Michael Stratford of Politico reported that Betsy DeVos has enlarged her stake in a controversial company called Neurocore, which claims that its biofeedback methods cure a range of ills, including ADD and autism.

I don’t have a link to share with you. I read the story but don’t have a subscription.

On her financial disclosure form, DeVos acknowledged that she has an investment in Neurocore worth between $5 million-$25 million. In her latest purchase, she added between $250,000-$500,000. She stepped down as a member of the board but was not required to sell her shares. According to the New York Times, she and her husband are the chief investors in the company.

It is bizarre that DeVos was not required to divest her holdings in this company, which is a direct conflict of interest with her role as Secretary of Education. She oversees the spending of billions of dollars for special education. She signed an agreement that she would do nothing to affect her financial involvement in this company, but that is insufficient. The Secretary of Education should not hold stock in a company whose value will be affected by decisions she will inevitably make.

The reviews of the company and its claims by outside experts raise questions about DeVos’s judgment. Her refusal to divest her holdings raise questions about her ethics.

The New York Times contacted medical experts to inquire about Neurocore and determined that none of its studies have been peer reviewed.

A review of Neurocore’s claims and interviews with medical experts suggest its conclusions are unproven and its methods questionable.

Neurocore has not published its results in peer-reviewed medical literature. Its techniques — including mapping brain waves to diagnose problems and using neurofeedback, a form of biofeedback, to treat them — are not considered standards of care for the majority of the disorders it treats, including autism. Social workers, not doctors, perform assessments, and low-paid technicians with little training apply the methods to patients, including children with complex problems.

In interviews, nearly a dozen child psychiatrists and psychologists with expertise in autism and attention deficit hyperactivity disorder, or A.D.H.D., expressed caution regarding some of Neurocore’s assertions, advertising and methods.

The Washington Post sent a writer who had written a book on learning science to experience the program, then to check with medical experts. He was underwhelmed.

He wrote:

SO WHAT DOES IT SAY that our education secretary is backing Neurocore?

For one, it seems that feeble science doesn’t bother DeVos. The budget document released by her department on Tuesday emphasizes that education decisions should be informed by “reliable data, strong research, and rigorous evaluations.” But like her boss, President Trump, DeVos apparently isn’t one to let evidence get in the way of what she wants to do. A recent study of school vouchers by DeVos’s agency showed that one program dragged down math scores by as much as seven points. Still, DeVos champions voucher programs, dismissing her opponents this past week as “flat-earthers.”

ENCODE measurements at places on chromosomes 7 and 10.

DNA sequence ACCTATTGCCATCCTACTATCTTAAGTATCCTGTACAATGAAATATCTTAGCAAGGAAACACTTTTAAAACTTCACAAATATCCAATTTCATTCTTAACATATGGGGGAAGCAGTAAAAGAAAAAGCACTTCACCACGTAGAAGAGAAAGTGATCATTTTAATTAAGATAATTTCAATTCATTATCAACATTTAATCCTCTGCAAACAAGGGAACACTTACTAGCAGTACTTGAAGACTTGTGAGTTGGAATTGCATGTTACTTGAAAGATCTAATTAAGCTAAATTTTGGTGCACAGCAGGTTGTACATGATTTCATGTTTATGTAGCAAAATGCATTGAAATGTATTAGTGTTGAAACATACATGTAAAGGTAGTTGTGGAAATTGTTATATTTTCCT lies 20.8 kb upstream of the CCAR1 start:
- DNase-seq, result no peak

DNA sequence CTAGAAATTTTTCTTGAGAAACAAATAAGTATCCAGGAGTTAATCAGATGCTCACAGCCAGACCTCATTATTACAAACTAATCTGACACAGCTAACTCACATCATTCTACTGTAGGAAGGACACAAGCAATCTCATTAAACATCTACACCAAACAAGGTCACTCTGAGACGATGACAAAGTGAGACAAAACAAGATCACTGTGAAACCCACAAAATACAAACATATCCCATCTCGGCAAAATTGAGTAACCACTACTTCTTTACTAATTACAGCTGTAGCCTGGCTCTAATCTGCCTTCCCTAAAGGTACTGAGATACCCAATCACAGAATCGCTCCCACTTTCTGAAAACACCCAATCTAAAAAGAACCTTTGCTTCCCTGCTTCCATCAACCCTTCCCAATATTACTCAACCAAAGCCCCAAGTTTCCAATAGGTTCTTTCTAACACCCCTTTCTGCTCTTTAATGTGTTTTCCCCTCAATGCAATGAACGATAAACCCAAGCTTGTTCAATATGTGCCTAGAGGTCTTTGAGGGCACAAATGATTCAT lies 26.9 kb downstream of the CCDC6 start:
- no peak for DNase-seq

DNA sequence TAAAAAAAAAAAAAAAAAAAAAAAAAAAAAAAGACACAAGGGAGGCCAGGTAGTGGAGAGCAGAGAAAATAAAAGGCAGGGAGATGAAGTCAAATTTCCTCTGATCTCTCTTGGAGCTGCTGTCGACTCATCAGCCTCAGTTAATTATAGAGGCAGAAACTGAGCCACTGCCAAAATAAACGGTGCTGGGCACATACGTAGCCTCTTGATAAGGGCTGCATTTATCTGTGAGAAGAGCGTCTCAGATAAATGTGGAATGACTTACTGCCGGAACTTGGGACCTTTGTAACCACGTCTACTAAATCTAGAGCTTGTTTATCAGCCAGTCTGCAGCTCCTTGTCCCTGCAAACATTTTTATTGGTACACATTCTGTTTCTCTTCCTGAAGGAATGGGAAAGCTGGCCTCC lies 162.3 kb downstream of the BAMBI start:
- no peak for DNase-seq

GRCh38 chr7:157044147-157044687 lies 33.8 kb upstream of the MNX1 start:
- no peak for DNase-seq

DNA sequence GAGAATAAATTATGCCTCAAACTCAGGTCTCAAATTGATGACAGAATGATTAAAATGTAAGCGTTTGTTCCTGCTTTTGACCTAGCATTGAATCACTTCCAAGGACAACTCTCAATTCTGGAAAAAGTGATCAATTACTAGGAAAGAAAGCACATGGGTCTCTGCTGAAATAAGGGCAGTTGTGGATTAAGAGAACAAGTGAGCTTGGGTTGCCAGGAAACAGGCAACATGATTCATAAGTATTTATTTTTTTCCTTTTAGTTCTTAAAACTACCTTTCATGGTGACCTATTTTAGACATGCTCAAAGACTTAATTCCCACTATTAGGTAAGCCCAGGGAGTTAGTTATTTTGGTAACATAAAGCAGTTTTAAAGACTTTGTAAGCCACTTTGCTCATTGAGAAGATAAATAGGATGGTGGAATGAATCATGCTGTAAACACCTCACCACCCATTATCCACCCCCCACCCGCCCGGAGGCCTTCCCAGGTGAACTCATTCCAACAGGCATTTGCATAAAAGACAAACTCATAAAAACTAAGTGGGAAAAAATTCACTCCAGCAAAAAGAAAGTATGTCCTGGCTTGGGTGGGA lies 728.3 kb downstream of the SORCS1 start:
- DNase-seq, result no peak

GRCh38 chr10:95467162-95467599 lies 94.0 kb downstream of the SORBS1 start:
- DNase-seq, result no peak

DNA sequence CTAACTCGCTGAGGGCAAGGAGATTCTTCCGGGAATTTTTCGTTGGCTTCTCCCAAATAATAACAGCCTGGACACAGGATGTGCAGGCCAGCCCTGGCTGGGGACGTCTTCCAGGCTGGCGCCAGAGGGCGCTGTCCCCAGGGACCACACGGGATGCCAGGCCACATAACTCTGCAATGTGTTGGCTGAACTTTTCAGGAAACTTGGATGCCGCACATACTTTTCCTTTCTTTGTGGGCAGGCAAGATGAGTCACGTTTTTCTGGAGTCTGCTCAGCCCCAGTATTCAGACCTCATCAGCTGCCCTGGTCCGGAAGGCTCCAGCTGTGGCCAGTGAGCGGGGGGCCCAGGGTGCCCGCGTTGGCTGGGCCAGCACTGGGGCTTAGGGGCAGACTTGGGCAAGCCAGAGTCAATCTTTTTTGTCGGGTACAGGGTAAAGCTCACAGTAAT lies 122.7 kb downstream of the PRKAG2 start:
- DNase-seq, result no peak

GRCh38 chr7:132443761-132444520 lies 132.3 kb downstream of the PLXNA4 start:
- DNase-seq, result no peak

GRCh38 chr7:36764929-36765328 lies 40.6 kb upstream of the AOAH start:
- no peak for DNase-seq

We don’t yet have any indication that DeVos intends to introduce neurofeedback into the nation’s public schools. But her enormous investment in Neurocore is ethically inappropriate. It means she has a financial stake in a particular approach to education. Some brain training companies promote themselves specifically for the classroom, and a few K-12 schools have begun partnering with brain training companies. Oaks Christian School in California provides neurofeedback with the help of an outside vendor, and Universal Academy in Dallas recently signed a contract with the firm C8 Sciences (which promises that it “can close the achievement gap in low performing schools and enhance focus, memory, and self-control to greatly improve academic outcomes!”). For his part, Murrison denies that Neurocore has any plan to go into schools. But the company’s marketing clearly targets children — and their distressed parents.

And certainly the DeVos family has used its connections before to open doors for Neurocore. DeVos’s father-in-law owns the Orlando Magic, and the basketball team has hired a division of Neurocore “to reach performance levels not previously achieved,” according to the company. Quarterback Kirk Cousins’s brother works for Neurocore, and the Washington football player swears by neurofeedback. “I see brain training as being that next thing, the next frontier,” he says on one of the company’s promotional pages.

At the very least, DeVos appears to be dangerously naive about what it takes to help people learn — especially children with special needs.

He concluded that Neurocore is “a Trump University for people with cognitive struggles.”

Jan Resseger wrote in plain language that DeVos had invested in “quack medicine.”

It is a curious that a woman who is a multi-billionaire is still investing, still looking to get even richer. Five billion or so is not enough.

But it is downright alarming that the ethics officer at the U.S. Department of Education did not direct her to divest herself of her financial stake in this company, whose net worth is directly affected by the actions of the U.S. Secretary of Education.